Political Hay

Bent Out of Shape

Why are liberals so exercised by the President's exercise?

By 8.26.05

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There have been a great number of petty and unfair attacks leveled at George W. Bush in the past five years. He's slow witted. He surrounds himself with incompetent "yes men." He's Hitler.

But the pettiest and least fair to date is the charge that President Bush exercises too much. For whatever reason, liberals have developed an obsession with the president's "obsession" with physical fitness.

Last month the New Republic's Jonathan Chait, writing in the Los Angeles Times, castigated President Bush for his "obsession with exercise that borders on the creepy."

"Bush's insistence that the entire populace follow his example, and that his staff join him on a Long March -- er, Long Run -- carries about it the faint whiff of a cult of personality. It also shows how out of touch he is," wrote Chait. "It's nice for Bush that he can take an hour or two out of every day to run, bike or pump iron. Unfortunately, most of us have more demanding jobs than he does."

The Democratic National Committee similarly attacked the president for spending too much time exercising and not enough on public policy.

On every other page of every other newspaper, meanwhile, you will read about our nation's "obesity epidemic," followed by calls for emergency remedies ranging from class action lawsuits against fast food companies to crackdowns on vending machines in public schools. Some might think a physically fit president would serve as a good role model for America's youth, especially in light of the rapid decline in the quality of our heroes from the world of professional sports.

Paradoxically, while Chait and others ridicule the president for being too active, other liberals have attacked him for relaxing too much. President Bush's vacation habits have become another bizarre obsession among the political Left. Speaking as a guest on the Imus in the Morning show earlier in the week, for example, Howard Fineman railed against the president's "almost religious devotion to his vacation time."

But President Bush doesn't vacation in the same sense that you or I do. He doesn't unplug all of his appliances and toggle the Out of Office AutoReply on his Outlook. He's working. He's just doing it in Texas instead of Washington, D.C.

Time was our nation's sophisticated opinion leaders wouldn't dream of scrutinizing the president's personal life. For example, it was considered bad form to question what President Bill Clinton did in the privacy of his own bedroom -- even though he did it in the Oval Office and while punched in on the taxpayers' time clock. And oh yeah, he was married and doing it with an intern.

Didn't matter. It was none of our business. But put in a little too much roadwork or clear a little too much brush at your ranch and you give people like Jonathan Chait the creeps.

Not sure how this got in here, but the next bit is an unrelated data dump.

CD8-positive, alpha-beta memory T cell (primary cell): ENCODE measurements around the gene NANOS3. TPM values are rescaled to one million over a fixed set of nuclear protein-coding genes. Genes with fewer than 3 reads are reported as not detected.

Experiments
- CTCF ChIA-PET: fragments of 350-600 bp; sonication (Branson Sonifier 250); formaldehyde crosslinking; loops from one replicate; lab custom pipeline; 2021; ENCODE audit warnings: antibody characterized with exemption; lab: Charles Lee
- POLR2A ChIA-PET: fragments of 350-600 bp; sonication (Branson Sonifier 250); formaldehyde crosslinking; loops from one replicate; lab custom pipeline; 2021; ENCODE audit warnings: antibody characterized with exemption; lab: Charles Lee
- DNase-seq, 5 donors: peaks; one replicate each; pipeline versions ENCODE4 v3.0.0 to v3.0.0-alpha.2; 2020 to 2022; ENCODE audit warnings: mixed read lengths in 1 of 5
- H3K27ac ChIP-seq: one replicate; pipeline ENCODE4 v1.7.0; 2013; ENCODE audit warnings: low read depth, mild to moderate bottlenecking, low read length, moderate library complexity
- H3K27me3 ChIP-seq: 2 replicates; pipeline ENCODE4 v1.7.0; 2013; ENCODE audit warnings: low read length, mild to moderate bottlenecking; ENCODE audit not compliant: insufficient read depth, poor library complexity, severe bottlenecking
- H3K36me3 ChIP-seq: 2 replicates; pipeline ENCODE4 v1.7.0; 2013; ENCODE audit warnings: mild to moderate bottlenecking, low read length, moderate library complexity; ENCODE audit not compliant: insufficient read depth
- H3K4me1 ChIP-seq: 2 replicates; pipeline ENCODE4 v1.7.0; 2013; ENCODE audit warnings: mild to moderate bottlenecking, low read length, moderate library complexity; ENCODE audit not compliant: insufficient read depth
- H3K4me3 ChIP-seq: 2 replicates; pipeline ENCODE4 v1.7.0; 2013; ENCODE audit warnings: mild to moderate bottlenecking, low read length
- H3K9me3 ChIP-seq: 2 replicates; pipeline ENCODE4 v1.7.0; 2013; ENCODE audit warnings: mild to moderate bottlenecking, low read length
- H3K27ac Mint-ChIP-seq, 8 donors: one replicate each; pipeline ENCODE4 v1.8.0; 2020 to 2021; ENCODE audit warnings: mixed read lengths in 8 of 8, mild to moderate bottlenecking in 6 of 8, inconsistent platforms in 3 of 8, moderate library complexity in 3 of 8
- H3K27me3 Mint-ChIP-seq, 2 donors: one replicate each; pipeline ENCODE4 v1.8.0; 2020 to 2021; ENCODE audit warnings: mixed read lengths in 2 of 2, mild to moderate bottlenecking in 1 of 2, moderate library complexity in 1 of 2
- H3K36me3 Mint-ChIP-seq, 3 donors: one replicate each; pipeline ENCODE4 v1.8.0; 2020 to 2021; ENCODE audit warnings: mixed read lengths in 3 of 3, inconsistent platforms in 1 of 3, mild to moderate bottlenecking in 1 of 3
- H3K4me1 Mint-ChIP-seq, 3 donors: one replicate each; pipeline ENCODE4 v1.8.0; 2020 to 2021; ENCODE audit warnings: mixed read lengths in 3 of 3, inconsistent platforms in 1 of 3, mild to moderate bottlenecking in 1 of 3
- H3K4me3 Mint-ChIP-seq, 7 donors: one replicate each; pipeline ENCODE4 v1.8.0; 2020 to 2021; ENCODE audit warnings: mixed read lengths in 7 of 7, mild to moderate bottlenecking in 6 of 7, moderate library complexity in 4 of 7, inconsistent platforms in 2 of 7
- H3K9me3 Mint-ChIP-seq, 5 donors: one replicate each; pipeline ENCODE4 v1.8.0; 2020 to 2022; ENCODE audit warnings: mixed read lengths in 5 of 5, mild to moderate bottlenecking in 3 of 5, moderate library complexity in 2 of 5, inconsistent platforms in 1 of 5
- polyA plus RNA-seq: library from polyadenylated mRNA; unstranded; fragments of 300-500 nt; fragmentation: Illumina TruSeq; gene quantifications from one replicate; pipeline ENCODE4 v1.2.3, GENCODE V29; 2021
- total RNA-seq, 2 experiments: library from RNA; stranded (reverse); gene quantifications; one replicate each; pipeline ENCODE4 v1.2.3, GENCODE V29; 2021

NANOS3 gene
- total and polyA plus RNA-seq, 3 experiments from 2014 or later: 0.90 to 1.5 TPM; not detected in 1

Come to think of it, I seem to recall the mainstream media used to delight in showing us almost constant footage of President Clinton jogging, jogging, always jogging; him with his amoeboid torso, pale, toneless legs and duck-footed stride, the press with tongues wagging and elbows jabbing one another.

Wasn't he dreamy?

And what about John Kerry? I mean, who had time to windsurf and toss the pigskin during "the most important election in our lifetimes," anyway? Who can hunt ducks during "the worst economy since Hoover," and while Iraq makes Vietnam look like Granada? Unless, of course, Kerry just did all that stuff for show. And Clinton, too. You think?

Well, of course they were just doing it for show. And that's the point. All the sophisticates want is a show. Put on some trendy jogging shorts and the latest Nikes and we'll take the shot. Don't worry, we'll edit out the Golden Arches in the background. But if we ever catch you breaking a sweat for real without a big media hullabaloo, you'll never work in this town again.

The media doesn't resent George W. Bush because he exercises too much or takes too many vacations. They resent him because he's authentic when he should be artificial, reserved when he should be resplendent.

But if a show is all the media want, I've got just the guy for them. There's this fellow at my gym who makes a big to do about stacking heavy, clanging plates onto the barbell. He stomps around the weight room floor, snorting and huffing, often clapping his hands loudly, sending off plumes of chalk dust while his pals shout out various inspirational plaudits. He's the man, all right. But now that I think of it, I've never actually seen him lift any weights. And he isn't very big.

Maybe he should run for president. The media would love him.

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About the Author

Patrick Hynes is an account executive with the consulting firm Marsh Copsey + Scott and the proprietor of the websites www.passionforfairness.com and www.crushkerry.com.